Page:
with the Front View, and so on?" The answer is related to how this kind of drawing is used to develop
orthographic views. By placing the longest part of the object in the Front View, we need less space to
draw orthographic views (projections). The next section illustrates this idea.



ETP 2005 – Dan Houston                                                                                          2
This material is based upon work supported by the National Science Foundation under Grant No.
0402616. Any opinions, findings and conclusions or recommendations expressed in this material are
those of the author(s) and do not necessarily reflect the view of the National Science Foundation
(NSF).
The Makings of An Orthographic Projection

There are several ways to illustrate how isometric drawings relate to orthographic views. The method
used here is the non-technical one.

Start with an isometric box




Think of it as a real box. Imagine cutting the box along the corners so that it lays flat.


If you make a particular set of cuts, the box will unfold to look like this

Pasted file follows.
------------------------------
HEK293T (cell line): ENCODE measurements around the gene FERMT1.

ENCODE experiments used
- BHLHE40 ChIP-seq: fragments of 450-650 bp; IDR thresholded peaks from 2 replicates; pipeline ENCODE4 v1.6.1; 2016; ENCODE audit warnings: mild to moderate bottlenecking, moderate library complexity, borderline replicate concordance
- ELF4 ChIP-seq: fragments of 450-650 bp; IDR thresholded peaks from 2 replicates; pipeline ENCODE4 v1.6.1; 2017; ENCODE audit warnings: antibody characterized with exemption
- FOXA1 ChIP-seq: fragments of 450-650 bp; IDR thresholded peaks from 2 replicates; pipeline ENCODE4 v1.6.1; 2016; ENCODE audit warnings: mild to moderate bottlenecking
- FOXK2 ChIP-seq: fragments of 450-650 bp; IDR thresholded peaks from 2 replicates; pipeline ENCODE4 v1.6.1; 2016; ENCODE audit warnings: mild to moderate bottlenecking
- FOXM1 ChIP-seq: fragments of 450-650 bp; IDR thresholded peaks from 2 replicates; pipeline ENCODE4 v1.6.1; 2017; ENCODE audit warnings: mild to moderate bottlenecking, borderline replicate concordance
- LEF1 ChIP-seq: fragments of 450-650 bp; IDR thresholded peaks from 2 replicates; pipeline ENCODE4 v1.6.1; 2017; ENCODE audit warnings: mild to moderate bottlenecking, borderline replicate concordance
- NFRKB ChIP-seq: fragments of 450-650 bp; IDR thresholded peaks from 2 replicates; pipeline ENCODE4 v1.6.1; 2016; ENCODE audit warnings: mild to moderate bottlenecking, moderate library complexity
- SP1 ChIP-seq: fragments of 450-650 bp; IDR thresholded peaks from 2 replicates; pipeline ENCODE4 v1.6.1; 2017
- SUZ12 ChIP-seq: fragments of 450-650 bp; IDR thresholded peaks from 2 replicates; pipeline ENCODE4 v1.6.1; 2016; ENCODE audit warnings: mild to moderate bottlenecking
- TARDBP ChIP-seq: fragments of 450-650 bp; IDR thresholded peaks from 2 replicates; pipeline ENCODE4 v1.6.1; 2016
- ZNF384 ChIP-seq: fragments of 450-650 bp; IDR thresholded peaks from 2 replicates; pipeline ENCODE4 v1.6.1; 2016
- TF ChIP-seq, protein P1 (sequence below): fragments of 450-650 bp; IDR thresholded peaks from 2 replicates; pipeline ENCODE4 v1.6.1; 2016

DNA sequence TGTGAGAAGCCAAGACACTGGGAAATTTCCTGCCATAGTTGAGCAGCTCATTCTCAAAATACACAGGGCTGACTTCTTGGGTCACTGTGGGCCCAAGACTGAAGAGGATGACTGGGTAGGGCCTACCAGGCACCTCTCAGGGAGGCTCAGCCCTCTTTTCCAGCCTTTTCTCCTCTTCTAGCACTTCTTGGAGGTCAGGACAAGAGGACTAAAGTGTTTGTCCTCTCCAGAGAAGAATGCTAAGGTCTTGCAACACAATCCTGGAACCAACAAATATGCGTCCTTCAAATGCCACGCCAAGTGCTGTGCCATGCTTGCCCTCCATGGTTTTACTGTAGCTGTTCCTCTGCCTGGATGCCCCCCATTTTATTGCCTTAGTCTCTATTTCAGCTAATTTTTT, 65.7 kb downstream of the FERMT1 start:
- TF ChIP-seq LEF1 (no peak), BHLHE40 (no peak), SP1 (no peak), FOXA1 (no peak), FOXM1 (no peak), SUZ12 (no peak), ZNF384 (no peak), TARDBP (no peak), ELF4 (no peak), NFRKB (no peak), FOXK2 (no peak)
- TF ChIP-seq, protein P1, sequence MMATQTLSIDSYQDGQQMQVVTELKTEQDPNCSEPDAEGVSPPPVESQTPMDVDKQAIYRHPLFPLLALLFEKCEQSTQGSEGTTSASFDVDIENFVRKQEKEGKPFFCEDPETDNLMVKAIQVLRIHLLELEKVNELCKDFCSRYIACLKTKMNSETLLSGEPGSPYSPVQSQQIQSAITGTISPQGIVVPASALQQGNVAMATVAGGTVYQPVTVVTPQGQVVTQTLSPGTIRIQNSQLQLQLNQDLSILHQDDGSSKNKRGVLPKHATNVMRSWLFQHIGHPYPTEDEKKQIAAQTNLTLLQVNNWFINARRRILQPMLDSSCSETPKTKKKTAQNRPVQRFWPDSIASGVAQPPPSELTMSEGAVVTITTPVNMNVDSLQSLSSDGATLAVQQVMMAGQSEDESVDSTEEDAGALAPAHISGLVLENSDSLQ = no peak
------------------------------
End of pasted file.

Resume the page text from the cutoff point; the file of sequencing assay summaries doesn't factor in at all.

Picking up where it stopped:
As you can see, the six sides unfold in a pattern. Three sides are normally used to make orthographic
projections - Front View, Top View and Right Side View.




ETP 2005 – Dan Houston                                                                                  3
This material is based upon work supported by the National Science Foundation under Grant No.
0402616. Any opinions, findings and conclusions or recommendations expressed in this material are
those of the author(s) and do not necessarily reflect the view of the National Science Foundation
(NSF).
The next drawing has the rear, left side and bottom views removed.